It is, however, necessary to distinguish the sincerity of the principle from its strength. As the principle of life is as real in an infant at the hour of its birth, notwithstanding his weakness, as it is in the man ture age, whose strength and vigour enable him to perform the most active services, so there is a real principle in every true Christian essentially different from that which influences other men. It may yet be very weak; it may be mixed with much imperfection, debased by gross superstition, clouded by extreme ignorance, tarnished by errors and mistakes, overpowered by the occasional violence of unruly passions; but still it has a sterling nature which is of more worth than the most brilliant qualities, the most zealous exertions,

or the most splendid actions without it. It will ultimately prevail and flourish over all opposition; it will be like a leaven which by degrees leaveneth the whole mass; it will in the end bring every thought into subjection to the will of God. It is a seed implanted in the heart by God himself. Hence it is said of the real Christian, that he cannot sin; that is, cannot continue in a course of wilful sin: becaue he is born of God, and the seed of God remaineth in him.

This principle is a sincere and prevailing desire to please and to serve God, and without it there can be no real religion. Before, a man was living only to himself, seeking his own ease, pleasure, and advantage; he might perhaps worship God in a formal, lifeless manner, and study religion in a cold and speculative way: but his heart was in the world, or engrossed by selfish motives; but now he sees the excellency of God's service, he feels his solemn obligations to his Creator and Redeemer: he perceives it to be his bounden duty to honour God as his Sovereign: and he honestly endeavours to pay a faithful and unreserved obedience to his commandments. His conscience now becomes his guide, and directs him to act according to duty rather than interest;-and under the influence of this principle, in proportion to his light and strength, he begins to amend what he sees amiss in himself; to renounce sin, however alluring; to struggle with corruptions, however powerful; to resist habits, however painful. In a word, he now becomes, in deed and in truth, a disciple of Christ; he honours and loves his Master; he serves him as faithfully in secret as in public, during the week as on the Sabbath day, and amidst the busy engagements of the world as in the retirement of the closet. His heart is right with God, and his delight is to do his will.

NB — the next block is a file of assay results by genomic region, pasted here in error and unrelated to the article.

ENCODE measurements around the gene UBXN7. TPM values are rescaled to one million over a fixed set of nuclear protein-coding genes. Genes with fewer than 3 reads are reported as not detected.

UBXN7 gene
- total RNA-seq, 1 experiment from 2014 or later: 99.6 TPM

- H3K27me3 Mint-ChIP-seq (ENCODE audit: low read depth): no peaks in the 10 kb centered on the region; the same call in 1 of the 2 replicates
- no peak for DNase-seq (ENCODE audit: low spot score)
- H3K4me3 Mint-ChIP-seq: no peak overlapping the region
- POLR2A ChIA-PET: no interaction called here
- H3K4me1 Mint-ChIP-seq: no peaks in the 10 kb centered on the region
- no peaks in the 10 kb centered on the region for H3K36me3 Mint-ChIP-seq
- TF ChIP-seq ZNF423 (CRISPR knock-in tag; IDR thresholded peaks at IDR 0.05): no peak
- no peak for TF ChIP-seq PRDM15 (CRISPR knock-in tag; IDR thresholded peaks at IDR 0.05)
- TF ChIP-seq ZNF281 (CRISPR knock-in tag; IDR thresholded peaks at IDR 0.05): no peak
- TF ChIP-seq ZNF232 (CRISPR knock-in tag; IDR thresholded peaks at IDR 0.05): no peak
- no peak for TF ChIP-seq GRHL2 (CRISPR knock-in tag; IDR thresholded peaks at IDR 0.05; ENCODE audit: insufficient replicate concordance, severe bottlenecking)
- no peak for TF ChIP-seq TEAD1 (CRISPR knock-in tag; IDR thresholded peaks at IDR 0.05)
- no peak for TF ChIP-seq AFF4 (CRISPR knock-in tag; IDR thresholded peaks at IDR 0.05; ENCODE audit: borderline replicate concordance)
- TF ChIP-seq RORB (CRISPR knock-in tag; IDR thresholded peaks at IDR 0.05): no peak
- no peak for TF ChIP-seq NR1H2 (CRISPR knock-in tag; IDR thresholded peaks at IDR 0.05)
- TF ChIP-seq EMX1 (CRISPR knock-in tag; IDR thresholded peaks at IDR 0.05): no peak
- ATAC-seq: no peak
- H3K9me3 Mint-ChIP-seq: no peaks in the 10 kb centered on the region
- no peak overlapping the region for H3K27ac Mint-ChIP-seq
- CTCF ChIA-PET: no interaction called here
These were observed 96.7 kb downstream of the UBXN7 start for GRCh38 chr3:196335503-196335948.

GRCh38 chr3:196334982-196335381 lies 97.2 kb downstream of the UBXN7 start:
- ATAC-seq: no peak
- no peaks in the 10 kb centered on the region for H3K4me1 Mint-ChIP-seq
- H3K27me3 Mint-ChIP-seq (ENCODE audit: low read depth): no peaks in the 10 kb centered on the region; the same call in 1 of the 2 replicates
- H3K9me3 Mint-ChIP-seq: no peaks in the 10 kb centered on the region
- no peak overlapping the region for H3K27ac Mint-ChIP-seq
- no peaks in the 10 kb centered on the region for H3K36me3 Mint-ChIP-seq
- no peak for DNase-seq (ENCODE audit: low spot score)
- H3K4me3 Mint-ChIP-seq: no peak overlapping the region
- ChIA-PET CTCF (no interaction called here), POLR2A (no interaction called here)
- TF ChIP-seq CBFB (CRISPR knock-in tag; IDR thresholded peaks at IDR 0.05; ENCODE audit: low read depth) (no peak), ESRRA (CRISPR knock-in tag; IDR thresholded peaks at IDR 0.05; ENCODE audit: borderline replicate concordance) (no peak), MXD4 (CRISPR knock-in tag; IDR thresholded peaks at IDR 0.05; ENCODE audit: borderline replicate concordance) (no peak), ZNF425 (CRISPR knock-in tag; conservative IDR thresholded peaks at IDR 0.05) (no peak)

Suffer me here, my brethren, to urge upon you a serious self-examination. Do you possess this important principle, without which no real religion can subsist? What is your prevailing aim in life? By what

principle are you habitually influenced? Are you living to yourself or to God? Do you truly wish to honour him? Do you seriously consider what is the will of God, that you may do it? Do you accustom yourself to set him before you? Is the desire to serve and please Him the preponderating principle of your heart? Do all other motives give way to it? Do you feel it impossible to do with complacency any thing which you believe will be displeasing to God? If you have offended him, do you feel a real grief and uneasiness till you have confessed your sin to God, implored his pardon, and earnestly sought his grace to strengthen you for the future? If you do indeed possess such a principle, you possess that which contains in it the essence of all true religion and virtue. Cultivate it, and it will produce fruits of true righteousness to the glory of God. But how few are there in whom religion has any such prevailing ascendancy? The world at large may indeed pay some degree of attention to it, but it is still from an imperfect or selfish motive. They dread the judgment to come. They fear the Divine indignation, and would appease it by some religious acts, and by abstinence from gross vices: but their hearts are in the world, their religion is a matter of constraint, they are alive in the business of the world, they are cold and lifeless in the performance of religious duties. The influence of religion is occasional, transitory, imperfect, painful; the influence of selfish or worldly principles is constant, uniform, powerful, pleasing. How evident is it, that, till the state of the heart is rectified, there can be no obedience to God which will be acceptable to him, excellent in itself, or pleasant to the person who endeavours to perform it. As the heart is, so will the whole of the conduct be. "If thine "If thine eye be single, thy whole body will be full of light; but if thine eye be evil, thy whole body will be full of darkness."

II. I proceeed to consider, in several particulars, the extensive influence of the state of heart described by the expression, "If thine eye be single."